IVISSUES

  15. This appeal raises two issues:

    1. Did s. 936 of the Municipal Act empower the appellant to pass the resolutions declaring the pile of soil a nuisance and ordering its removal?

    2. If so, upon what standard must the appellant's decision be reviewed?

    V. ANALYSIS

    (1) Did s. 936 of the Municipal Act empower the appellant to pass the resolution declaring the pile of soil a nuisance and ordering its removal?

  16. Nanaimo relied upon s. 936 of the Municipal Act as its authority to declare Rascal's pile of soil a nuisance and to order its removal. The appellant submitted that a "broad and benevolent" rule of statutory construction be adopted in ascertaining its jurisdiction under s. 936 rather than the narrow view adopted by the Court of Appeal. Nanaimo argued that s. 936's reference to "or other matter or thing" cannot be limited to the genus of constructed things and watercourses preceding it. To the contrary, Nanaimo said this phrase is meant to stand alone and apart from the preceding items. Therefore, the power to declare "other matter or thing" a nuisance referred to the municipality's jurisdiction to abate nuisances and health hazards generally.

  17. In support of this conclusion Nanaimo pointed out that prior to the 1979 revision of the Municipal Act, the predecessor equivalent of s. 936 (Municipal Act, R.S.B.C. 1960, c. 255, s. 873) contained an additional comma prior to "or other matter or thing", which it was argued was included to set this phrase off as a stand alone grant of general power. Although this comma was removed in the 1979 revision, Nanaimo claims s. 8 of the Statute Revision Act required the Court to interpret s. 936 as if the comma remained, should the inclusion of a comma have the substantive effect of setting off this phrase as a general grant of jurisdiction over nuisances.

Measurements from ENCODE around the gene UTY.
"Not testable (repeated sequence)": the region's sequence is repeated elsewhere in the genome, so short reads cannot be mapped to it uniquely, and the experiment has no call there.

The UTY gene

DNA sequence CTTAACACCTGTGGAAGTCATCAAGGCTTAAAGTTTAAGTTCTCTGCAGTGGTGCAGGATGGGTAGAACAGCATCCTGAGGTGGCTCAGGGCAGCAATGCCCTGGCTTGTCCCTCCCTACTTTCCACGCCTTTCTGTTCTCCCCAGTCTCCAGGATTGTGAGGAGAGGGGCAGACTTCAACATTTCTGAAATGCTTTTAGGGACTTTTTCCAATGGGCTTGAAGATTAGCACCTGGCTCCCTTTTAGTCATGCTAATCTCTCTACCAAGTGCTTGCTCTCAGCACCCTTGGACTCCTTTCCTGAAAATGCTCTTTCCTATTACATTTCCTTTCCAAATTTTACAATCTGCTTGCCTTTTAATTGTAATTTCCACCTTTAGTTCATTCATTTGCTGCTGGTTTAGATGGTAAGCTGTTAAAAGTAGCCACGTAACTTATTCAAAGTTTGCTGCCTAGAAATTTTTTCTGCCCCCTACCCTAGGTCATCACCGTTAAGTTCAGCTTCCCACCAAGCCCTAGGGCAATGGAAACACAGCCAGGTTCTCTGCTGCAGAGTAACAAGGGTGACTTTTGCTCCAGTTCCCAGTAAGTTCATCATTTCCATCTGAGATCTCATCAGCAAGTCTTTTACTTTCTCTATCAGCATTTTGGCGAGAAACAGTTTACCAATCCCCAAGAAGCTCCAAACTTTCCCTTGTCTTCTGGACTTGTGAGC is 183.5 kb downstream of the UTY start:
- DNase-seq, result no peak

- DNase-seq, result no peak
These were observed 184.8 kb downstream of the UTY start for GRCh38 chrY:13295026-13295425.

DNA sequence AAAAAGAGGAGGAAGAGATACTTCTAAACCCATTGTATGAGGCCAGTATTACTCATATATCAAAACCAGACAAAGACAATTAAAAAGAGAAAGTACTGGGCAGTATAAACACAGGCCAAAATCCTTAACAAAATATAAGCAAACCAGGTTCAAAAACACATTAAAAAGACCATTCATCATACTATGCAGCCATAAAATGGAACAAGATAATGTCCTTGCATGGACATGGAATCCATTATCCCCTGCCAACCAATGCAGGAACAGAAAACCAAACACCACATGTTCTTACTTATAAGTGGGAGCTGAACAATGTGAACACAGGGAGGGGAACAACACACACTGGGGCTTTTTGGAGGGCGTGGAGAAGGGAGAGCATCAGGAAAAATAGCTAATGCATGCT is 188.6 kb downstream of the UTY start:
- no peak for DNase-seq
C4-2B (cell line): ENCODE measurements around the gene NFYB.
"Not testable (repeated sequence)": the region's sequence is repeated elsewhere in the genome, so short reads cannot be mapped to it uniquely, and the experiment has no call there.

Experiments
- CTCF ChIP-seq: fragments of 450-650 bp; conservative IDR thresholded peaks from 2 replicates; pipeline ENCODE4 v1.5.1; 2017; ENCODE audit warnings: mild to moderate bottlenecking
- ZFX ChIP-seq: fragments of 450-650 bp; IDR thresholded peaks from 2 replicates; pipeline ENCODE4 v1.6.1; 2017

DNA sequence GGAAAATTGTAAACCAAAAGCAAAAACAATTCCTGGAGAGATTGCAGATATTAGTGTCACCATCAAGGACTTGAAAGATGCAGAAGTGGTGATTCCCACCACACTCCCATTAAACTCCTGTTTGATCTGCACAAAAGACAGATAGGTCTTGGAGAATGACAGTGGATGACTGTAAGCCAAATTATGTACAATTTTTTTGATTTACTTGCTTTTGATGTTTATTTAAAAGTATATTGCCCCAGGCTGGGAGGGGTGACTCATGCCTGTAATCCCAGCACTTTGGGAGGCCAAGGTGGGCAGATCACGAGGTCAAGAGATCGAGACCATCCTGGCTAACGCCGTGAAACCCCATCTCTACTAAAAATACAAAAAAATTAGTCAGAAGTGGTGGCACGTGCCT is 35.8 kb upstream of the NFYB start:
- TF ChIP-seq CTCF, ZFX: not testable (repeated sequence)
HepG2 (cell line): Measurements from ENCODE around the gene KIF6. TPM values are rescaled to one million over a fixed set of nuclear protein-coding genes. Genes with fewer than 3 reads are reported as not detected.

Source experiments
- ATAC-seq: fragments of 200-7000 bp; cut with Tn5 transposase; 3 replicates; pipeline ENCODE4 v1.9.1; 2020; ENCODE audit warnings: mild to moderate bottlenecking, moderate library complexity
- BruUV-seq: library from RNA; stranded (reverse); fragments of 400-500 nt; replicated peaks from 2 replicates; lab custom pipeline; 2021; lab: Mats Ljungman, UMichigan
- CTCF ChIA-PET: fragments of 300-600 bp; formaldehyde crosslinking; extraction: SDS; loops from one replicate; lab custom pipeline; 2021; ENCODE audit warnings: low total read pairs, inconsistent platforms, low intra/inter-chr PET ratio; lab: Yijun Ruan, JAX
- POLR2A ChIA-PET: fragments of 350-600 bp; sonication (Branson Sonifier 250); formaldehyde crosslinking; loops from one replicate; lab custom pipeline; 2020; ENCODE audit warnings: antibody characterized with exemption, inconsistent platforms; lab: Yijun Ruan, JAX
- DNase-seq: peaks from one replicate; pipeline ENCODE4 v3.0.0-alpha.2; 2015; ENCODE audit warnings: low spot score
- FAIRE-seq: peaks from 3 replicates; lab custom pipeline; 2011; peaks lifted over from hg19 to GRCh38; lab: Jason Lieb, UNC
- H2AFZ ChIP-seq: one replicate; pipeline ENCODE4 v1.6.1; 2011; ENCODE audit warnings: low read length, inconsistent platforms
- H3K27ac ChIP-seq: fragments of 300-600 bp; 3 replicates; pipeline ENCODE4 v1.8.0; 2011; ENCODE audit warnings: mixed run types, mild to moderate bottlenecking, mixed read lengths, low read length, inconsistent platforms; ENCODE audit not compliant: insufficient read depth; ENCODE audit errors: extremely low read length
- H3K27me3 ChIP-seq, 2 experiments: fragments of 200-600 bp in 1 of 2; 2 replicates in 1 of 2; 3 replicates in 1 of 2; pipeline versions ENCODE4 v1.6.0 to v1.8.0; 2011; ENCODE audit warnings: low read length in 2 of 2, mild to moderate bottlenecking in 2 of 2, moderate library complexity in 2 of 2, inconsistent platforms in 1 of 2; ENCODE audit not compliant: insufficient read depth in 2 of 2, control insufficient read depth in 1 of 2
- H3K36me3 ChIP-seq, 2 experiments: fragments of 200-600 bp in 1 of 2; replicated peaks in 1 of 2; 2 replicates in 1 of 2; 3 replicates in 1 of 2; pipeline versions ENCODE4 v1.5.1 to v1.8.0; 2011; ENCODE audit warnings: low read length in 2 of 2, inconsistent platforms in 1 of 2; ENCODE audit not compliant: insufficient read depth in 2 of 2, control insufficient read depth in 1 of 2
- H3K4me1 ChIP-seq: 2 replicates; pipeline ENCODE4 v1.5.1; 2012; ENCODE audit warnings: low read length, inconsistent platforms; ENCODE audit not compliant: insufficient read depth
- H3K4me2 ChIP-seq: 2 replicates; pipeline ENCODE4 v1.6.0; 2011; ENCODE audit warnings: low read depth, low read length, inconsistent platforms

18. The respondent argued that this Court should not subscribe a priori to either a benevolent or strict approach, but rather seek to discern the "true intent" of s. 936. In the respondent's submission, such an analysis, aided by the ejusdem generis or limited class rule, forces the conclusion that s. 936 empowered Nanaimo to address only two classes of potential nuisance - constructed things and things associated with the handling, transit, or storage of water. To ascribe greater meaning to the phrase "or other matter or thing" it was said would run contrary to the intent of listing specific items before it, as well as deprive those words of meaning. In light of the specific items enumerated, the respondent company said it would be anomalous to conclude that reference to "or other matter or thing" permits a municipality to, in effect, declare anything to be a nuisance.

  19. The first step is to consider the approach the courts should take when construing municipal legislation. As noted by Iacobucci J. in R. v Sharma [1993] 1 S.C.R. 650, at p. 668:

    .... as statutory bodies, municipalities 'may exercise only those powers expressly conferred by statute, those powers necessarily or fairly implied by the expressed power in the statute, and those indispensable powers essential and not merely convenient to the effectuation of the purposes of the corporation.'

  20. The process of delineating municipal jurisdiction is an exercise in statutory construction. There is ample authority, on the interpretation of statutes generally and of municipal statutes specifically, to support a broad and purposive approach.

  21. While R. v Greenbaum [1993] 1 S.C.R. 674, favoured restricting a municipality's jurisdiction to those powers expressly conferred upon it by the legislature, the Court noted that a purposive interpretation should be used in determining what the scope of those powers are. See Iacobucci J. (at pp. 687-88):